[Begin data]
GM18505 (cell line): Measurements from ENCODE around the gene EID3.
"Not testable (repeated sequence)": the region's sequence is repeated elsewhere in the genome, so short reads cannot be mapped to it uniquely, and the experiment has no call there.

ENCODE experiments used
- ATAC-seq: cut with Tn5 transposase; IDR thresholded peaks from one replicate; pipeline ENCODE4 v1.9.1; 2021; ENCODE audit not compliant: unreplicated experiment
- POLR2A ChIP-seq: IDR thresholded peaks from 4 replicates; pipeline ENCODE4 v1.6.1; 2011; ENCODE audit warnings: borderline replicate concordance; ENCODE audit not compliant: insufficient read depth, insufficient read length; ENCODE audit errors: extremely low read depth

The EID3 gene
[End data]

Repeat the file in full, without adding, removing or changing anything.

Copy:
GM18505 (cell line): Measurements from ENCODE around the gene EID3.
"Not testable (repeated sequence)": the region's sequence is repeated elsewhere in the genome, so short reads cannot be mapped to it uniquely, and the experiment has no call there.

ENCODE experiments used
- ATAC-seq: cut with Tn5 transposase; IDR thresholded peaks from one replicate; pipeline ENCODE4 v1.9.1; 2021; ENCODE audit not compliant: unreplicated experiment
- POLR2A ChIP-seq: IDR thresholded peaks from 4 replicates; pipeline ENCODE4 v1.6.1; 2011; ENCODE audit warnings: borderline replicate concordance; ENCODE audit not compliant: insufficient read depth, insufficient read length; ENCODE audit errors: extremely low read depth

The EID3 gene